Please use this identifier to cite or link to this item:
Type: Artigo de periódico
Title: Applicability and safety of autologous fat for reconstruction of the breast
Author: Claro, F., Jr.
Figueiredo, J. C. A.
Zampar, A. G.
Pinto-Neto, A. M.
Abstract: Autologous fat grafting to the breast for cosmetic and reconstructive purposes is still controversial with respect to its safety and efficacy. The objective of this study was to conduct a systematic review of the clinical applicability and safety of the technique. Methods: An online search of the Cochrane Library, MEDLINE, Embase and SciELO was conducted from July 1986 to June 2011. Studies included in the review were original articles of autologous liposuctioned fat grafting to the female breast, with description of clinical complications and/or radiographic changes and/or local breast cancer recurrence. Results: This review included 60 articles with 4601 patients. Thirty studies used fat grafting for augmentation and 41 for reconstructive procedures. The incidence of clinical complications, identified in 21 studies, was 3.9 per cent (117 of 3015); the majority were induration and/or palpable nodularity. Radiographic abnormalities occurred in 332 (13.0 per cent) of 25-60 women (17 studies); more than half were consistent with cysts. Local recurrence of breast cancer (14 of 616, 2.3 per cent) was evaluated in three studies, of which only one was prospective. Conclusion: There is broad clinical applicability of autologous fat grafting for breast reconstruction. Complications were few and there was no evidence of interference with follow-up after treatment for breast cancer. Oncological safety remains unclear. Copyright (C) 2012 British Journal of Surgery Society Ltd. Published by John Wiley & Sons, Ltd.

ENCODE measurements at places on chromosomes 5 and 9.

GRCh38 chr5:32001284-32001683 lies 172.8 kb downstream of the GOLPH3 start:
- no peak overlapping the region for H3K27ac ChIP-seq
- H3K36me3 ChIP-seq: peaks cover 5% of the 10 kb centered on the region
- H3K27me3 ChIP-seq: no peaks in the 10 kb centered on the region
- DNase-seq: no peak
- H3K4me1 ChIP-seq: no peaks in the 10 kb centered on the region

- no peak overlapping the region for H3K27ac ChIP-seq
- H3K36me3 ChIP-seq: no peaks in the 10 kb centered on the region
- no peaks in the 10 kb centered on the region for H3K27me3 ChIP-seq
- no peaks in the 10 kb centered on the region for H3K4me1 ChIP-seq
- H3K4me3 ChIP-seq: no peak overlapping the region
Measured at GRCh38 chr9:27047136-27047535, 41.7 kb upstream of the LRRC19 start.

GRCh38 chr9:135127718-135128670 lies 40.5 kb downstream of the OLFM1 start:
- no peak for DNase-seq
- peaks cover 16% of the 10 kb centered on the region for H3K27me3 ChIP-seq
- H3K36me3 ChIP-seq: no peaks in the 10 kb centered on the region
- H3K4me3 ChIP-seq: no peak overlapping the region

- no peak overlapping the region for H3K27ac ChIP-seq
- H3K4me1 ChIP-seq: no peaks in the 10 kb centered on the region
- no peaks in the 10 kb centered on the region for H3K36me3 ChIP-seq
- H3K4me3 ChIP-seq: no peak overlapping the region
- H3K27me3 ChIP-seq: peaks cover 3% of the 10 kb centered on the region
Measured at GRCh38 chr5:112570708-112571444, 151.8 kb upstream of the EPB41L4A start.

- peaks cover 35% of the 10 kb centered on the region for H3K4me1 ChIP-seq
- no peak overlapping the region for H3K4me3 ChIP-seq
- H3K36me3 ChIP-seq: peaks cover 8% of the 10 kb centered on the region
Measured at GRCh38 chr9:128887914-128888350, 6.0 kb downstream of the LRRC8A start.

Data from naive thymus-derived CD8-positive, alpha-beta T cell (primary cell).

Editor: Wiley-Blackwell
Citation: British Journal of Surgery. Wiley-Blackwell, v.99, n.6, p.768-780, 2012
Rights: fechado
Identifier DOI: 10.1002/bjs.8722
Date Issue: 2012
Appears in Collections:FCM - Artigos e Outros Documentos

Files in This Item:
There are no files associated with this item.

Items in DSpace are protected by copyright, with all rights reserved, unless otherwise indicated.